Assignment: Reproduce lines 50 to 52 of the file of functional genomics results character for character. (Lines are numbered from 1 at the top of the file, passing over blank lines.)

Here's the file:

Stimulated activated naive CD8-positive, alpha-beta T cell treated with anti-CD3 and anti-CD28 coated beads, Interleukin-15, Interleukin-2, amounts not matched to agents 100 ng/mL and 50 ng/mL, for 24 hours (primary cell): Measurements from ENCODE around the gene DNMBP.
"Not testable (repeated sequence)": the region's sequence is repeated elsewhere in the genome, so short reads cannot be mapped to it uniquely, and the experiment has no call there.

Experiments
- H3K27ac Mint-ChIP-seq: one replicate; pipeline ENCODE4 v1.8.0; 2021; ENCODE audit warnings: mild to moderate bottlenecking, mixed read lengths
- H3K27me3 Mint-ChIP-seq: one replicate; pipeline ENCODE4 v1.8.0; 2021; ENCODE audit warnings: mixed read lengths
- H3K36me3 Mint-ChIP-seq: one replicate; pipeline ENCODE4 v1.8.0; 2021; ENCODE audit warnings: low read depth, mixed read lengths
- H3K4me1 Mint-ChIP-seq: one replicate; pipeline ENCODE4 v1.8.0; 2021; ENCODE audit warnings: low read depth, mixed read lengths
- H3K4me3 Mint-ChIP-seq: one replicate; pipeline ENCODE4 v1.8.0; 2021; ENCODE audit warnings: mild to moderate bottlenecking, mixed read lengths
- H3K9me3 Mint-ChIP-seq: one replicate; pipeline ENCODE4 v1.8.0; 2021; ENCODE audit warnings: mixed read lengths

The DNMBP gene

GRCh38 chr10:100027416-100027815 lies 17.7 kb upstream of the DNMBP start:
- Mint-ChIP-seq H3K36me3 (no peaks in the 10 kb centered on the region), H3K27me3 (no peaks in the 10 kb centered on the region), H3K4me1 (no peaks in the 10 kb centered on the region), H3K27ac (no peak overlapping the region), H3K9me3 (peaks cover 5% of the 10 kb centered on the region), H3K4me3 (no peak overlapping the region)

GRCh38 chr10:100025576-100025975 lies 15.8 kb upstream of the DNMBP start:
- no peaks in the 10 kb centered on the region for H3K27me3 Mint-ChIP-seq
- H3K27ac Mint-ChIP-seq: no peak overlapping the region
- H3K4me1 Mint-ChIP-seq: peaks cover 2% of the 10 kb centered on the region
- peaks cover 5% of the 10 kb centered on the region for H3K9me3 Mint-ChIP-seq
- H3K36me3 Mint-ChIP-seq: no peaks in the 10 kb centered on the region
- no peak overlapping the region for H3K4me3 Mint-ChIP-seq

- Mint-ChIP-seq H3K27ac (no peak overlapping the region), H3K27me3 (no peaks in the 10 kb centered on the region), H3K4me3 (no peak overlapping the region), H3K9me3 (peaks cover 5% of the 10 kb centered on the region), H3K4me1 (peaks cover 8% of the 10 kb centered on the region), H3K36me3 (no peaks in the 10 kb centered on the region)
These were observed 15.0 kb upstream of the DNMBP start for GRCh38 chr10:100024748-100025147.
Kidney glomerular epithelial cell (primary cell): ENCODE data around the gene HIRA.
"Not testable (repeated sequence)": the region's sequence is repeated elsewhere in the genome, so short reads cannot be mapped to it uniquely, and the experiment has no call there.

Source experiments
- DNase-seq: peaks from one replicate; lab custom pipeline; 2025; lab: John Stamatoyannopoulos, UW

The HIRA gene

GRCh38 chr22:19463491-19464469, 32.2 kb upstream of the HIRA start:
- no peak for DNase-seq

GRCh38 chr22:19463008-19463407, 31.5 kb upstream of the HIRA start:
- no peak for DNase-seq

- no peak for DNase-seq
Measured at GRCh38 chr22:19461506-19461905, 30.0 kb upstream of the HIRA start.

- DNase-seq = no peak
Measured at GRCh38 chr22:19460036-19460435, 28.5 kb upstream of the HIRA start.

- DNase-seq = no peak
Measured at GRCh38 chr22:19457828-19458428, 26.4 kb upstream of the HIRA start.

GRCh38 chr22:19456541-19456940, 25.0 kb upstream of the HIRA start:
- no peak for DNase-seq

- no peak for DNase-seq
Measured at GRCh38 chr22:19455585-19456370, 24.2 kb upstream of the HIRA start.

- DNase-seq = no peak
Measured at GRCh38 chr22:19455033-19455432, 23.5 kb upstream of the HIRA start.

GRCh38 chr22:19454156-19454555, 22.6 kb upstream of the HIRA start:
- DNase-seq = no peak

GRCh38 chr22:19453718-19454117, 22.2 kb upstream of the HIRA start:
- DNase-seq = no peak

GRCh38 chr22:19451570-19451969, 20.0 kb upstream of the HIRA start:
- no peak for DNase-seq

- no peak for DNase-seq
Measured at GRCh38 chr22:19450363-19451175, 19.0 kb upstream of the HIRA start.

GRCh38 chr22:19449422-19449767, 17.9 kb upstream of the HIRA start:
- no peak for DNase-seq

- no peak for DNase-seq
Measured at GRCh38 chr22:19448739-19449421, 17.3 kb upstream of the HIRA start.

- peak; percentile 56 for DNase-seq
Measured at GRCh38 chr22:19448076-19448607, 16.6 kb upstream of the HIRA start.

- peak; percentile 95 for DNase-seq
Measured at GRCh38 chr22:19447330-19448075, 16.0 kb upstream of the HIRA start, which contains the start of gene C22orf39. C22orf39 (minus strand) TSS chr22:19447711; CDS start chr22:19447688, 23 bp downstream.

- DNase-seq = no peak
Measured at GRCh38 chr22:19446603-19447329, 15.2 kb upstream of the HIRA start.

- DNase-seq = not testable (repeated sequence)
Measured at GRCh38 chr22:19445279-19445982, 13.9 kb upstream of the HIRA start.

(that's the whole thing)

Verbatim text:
Measured at GRCh38 chr22:19450363-19451175, 19.0 kb upstream of the HIRA start.

GRCh38 chr22:19449422-19449767, 17.9 kb upstream of the HIRA start:
- no peak for DNase-seq